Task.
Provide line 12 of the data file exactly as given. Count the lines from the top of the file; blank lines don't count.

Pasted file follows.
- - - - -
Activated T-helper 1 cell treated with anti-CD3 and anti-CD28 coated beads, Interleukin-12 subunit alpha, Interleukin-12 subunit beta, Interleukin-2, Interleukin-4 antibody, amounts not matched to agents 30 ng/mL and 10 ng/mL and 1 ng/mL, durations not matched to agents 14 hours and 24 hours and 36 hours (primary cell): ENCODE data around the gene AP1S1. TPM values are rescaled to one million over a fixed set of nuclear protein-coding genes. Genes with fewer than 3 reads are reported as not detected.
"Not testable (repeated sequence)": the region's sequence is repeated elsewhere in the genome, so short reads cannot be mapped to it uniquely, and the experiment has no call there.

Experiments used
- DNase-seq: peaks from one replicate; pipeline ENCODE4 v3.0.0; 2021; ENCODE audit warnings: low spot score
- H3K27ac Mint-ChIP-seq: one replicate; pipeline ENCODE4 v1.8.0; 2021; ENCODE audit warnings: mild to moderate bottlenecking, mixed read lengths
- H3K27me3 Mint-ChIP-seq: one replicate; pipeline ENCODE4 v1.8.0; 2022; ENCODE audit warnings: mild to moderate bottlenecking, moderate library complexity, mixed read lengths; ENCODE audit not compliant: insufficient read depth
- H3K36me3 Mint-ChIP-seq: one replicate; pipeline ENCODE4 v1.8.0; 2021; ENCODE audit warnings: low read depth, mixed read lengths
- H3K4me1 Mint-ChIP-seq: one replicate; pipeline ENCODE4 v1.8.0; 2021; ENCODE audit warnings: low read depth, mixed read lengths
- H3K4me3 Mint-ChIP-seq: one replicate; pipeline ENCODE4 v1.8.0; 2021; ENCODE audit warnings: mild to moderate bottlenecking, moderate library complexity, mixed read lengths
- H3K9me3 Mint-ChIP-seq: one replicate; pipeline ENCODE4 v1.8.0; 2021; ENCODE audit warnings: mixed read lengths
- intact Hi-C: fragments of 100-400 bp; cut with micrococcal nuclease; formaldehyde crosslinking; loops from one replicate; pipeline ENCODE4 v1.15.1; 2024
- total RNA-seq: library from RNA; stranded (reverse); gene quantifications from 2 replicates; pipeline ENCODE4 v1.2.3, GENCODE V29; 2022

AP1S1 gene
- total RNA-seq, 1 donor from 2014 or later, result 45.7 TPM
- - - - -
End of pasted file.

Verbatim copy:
- total RNA-seq: library from RNA; stranded (reverse); gene quantifications from 2 replicates; pipeline ENCODE4 v1.2.3, GENCODE V29; 2022